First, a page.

Biologist Robert Waltzer on Evolutionary Theory’s Room for Humility

Andrew McDiarmid, common descent, dialogue, Discovery Institute Press, epistemological humility, Evolution, Evolution and Intelligent Design in a Nutshell, evolutionary theory, ID The Future, Intelligent Design, natural selection, Robert Waltzer
On a new episode of ID the Future, biologist Robert Waltzer talks with host Andrew McDiarmid about Professor Waltzer’s chapter in the new Discovery Institute Press volume, Evolution and Intelligent Design in a Nutshell. Download the podcast or listen to it here. Waltzer’s chapter covers some key terms in the evolution/ID debate that are often misunderstood or misused. These include the word “evolution” itself, “change over time,” “common descent,” and “natural selection.” He offers quick definitions and explains some of the confusion surrounding them. Waltzer also describes an encouraging success story of his about fostering open dialogue and exploration of the evidence for design in nature.  The post Biologist Robert Waltzer on Evolutionary Theory’s Room for Humility appeared first on Evolution News.
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Letter from San Diego: Science for Seminaries or Materialism for the Masses?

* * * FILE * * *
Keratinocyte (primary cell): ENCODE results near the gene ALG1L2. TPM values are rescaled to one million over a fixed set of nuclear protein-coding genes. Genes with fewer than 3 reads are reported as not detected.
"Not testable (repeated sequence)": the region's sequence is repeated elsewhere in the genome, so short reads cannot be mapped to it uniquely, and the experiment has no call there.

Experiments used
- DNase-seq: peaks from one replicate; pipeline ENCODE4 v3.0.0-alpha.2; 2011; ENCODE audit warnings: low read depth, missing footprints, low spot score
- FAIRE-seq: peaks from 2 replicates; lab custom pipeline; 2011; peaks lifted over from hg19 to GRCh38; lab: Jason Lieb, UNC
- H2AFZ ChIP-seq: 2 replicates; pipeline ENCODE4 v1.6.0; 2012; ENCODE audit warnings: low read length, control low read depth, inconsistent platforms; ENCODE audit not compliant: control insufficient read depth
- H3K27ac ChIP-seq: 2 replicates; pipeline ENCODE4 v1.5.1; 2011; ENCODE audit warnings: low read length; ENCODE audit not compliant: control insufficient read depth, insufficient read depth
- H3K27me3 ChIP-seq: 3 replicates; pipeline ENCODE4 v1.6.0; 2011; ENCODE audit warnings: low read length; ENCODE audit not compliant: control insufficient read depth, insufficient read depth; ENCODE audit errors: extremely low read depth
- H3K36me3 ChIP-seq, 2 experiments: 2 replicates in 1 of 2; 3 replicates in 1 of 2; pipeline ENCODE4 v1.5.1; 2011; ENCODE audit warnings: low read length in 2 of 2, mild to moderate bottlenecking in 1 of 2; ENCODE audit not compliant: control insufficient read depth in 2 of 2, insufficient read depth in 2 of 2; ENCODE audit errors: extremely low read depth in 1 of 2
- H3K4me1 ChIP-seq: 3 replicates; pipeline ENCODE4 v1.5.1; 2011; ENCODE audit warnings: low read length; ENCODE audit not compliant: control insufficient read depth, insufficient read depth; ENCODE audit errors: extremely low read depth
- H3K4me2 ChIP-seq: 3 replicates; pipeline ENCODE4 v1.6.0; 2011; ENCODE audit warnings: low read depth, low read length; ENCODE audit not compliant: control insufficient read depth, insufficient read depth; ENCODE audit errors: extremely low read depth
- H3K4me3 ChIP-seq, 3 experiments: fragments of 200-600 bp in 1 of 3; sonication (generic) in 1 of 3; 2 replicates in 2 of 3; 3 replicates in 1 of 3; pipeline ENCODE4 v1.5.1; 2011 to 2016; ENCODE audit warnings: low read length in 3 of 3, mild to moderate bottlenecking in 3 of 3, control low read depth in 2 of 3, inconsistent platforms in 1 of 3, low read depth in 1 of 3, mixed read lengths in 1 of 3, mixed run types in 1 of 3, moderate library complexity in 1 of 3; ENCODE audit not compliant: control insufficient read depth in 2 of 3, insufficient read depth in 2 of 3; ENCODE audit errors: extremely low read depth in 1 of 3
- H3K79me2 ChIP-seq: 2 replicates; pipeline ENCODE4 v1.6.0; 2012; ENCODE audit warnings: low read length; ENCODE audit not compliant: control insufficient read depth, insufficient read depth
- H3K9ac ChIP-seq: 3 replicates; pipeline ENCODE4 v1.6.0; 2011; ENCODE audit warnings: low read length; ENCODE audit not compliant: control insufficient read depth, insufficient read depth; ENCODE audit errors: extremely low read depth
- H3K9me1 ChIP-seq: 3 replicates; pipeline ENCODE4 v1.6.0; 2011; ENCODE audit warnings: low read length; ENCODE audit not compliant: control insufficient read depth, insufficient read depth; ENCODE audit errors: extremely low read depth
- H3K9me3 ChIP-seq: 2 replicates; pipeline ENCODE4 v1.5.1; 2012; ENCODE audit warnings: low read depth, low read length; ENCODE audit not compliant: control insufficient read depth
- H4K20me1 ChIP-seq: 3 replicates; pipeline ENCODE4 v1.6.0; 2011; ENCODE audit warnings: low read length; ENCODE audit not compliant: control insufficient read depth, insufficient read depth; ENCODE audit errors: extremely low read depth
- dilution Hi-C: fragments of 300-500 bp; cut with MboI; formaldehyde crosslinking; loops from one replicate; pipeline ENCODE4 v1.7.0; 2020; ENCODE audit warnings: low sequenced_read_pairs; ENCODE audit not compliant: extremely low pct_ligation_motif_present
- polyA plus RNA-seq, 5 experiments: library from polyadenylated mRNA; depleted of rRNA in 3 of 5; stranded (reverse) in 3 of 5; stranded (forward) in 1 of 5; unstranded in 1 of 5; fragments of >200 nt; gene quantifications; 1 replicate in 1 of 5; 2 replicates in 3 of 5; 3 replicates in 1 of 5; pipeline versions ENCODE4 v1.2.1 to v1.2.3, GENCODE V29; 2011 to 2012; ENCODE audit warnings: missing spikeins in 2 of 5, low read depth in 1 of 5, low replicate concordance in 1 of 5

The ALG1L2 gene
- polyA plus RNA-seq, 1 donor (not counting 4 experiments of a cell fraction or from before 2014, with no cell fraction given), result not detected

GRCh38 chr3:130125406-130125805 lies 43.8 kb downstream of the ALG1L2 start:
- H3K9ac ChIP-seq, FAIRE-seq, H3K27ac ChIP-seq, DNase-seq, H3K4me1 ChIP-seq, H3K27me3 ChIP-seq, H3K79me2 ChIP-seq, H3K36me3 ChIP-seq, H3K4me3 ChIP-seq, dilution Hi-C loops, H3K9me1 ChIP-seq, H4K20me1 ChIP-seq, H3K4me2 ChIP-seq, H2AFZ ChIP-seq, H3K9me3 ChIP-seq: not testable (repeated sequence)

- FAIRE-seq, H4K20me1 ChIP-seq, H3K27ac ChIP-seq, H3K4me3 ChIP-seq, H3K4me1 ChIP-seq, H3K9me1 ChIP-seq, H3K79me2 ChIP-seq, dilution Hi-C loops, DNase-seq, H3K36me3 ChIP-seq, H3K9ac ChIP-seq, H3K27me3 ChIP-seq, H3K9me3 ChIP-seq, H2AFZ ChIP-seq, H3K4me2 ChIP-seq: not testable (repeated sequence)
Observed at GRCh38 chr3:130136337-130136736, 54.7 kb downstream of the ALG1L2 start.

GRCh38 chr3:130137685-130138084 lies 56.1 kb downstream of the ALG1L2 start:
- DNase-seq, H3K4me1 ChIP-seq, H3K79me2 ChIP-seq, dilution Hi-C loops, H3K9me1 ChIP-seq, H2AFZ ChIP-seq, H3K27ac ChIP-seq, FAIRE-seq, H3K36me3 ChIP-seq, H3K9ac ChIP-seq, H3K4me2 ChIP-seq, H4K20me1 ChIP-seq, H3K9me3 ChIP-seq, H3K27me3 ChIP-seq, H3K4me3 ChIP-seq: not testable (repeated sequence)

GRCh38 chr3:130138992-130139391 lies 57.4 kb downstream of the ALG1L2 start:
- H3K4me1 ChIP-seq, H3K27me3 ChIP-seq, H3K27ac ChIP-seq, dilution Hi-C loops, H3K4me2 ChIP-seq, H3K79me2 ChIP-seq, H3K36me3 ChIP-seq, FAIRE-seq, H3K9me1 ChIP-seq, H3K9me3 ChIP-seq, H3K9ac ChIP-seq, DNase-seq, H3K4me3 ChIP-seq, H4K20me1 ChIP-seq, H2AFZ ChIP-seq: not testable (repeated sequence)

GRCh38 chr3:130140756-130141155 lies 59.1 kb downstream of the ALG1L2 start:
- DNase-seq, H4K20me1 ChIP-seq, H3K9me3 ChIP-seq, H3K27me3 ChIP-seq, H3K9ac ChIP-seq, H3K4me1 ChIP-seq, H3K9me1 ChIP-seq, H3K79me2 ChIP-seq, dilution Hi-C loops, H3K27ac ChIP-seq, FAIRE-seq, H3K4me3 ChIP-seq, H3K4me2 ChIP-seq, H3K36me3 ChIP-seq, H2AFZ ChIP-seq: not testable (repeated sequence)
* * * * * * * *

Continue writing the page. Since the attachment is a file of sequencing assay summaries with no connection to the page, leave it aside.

American Academy of Religion, American Association for the Advancement of Science, Andover Newton Theological Seminary, biomimicry, Columbia Theological Seminary, creationism, Darwinian materialism, Decatur, dialogue, DoSER program, ecological problems, Faith & Science, Georgia, Intelligent Design, Jeffrey Kripal, materialism, McCormick Theological Seminary, pastors, priests, religion, Rice University, San Diego, science, Science for Seminaries, scientific orthodoxies, Scripps Institution of Oceanography, The Flip, The Mystery of Evolutionary Mechanisms
I recently traveled to San Diego to attend the annual meeting of the American Academy of Religion. While there, I participated in a workshop organized by the Dialogue on Science, Ethics, and Religion (DoSER) program of the American Association for the Advancement of Science. A current project of the DoSER program called “Science for Seminaries” aims to enhance the scientific literacy of pastors, priests, and rabbis by making cutting edge scientific resources available to seminary and rabbinical school professors. Though the DoSER program also states as one of its goals to help scientists engage with pastors, priests, and theologians, I got the feeling at this workshop that the DoSER program might better be renamed MoSER, the Monologue on Science, Ethics, and Religion. There was definitely more emphasis on getting science…
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